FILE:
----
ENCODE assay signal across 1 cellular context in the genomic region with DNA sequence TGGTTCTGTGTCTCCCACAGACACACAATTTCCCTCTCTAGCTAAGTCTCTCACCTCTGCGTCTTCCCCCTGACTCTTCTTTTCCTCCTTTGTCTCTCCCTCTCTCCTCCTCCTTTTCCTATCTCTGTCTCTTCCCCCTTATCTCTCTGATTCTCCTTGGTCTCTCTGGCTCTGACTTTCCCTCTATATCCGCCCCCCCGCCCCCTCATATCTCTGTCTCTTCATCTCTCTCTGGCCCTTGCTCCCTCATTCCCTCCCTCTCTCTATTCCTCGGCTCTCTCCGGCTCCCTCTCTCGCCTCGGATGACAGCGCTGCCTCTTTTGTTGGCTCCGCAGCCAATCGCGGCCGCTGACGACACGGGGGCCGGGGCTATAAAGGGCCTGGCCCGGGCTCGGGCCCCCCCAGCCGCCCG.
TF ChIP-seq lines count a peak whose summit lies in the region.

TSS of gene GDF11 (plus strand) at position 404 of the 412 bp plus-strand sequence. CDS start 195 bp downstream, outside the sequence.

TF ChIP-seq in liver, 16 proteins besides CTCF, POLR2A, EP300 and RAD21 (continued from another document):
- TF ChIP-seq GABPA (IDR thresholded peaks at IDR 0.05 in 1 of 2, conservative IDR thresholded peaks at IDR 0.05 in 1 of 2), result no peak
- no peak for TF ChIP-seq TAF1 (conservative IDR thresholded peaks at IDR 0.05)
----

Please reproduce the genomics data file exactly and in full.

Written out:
ENCODE assay signal across 1 cellular context in the genomic region with DNA sequence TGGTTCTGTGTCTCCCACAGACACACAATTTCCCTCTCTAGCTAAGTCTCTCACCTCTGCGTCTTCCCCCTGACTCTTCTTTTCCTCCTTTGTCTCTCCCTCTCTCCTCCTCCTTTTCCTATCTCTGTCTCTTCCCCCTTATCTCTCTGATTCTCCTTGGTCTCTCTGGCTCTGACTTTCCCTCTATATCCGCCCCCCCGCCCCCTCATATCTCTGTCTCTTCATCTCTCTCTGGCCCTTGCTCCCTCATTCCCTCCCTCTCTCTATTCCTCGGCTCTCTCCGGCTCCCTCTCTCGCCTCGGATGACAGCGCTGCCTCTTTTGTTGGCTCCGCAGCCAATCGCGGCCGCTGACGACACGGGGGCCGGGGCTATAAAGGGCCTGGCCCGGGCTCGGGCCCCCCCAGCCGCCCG.
TF ChIP-seq lines count a peak whose summit lies in the region.

TSS of gene GDF11 (plus strand) at position 404 of the 412 bp plus-strand sequence. CDS start 195 bp downstream, outside the sequence.

TF ChIP-seq in liver, 16 proteins besides CTCF, POLR2A, EP300 and RAD21 (continued from another document):
- TF ChIP-seq GABPA (IDR thresholded peaks at IDR 0.05 in 1 of 2, conservative IDR thresholded peaks at IDR 0.05 in 1 of 2), result no peak
- no peak for TF ChIP-seq TAF1 (conservative IDR thresholded peaks at IDR 0.05)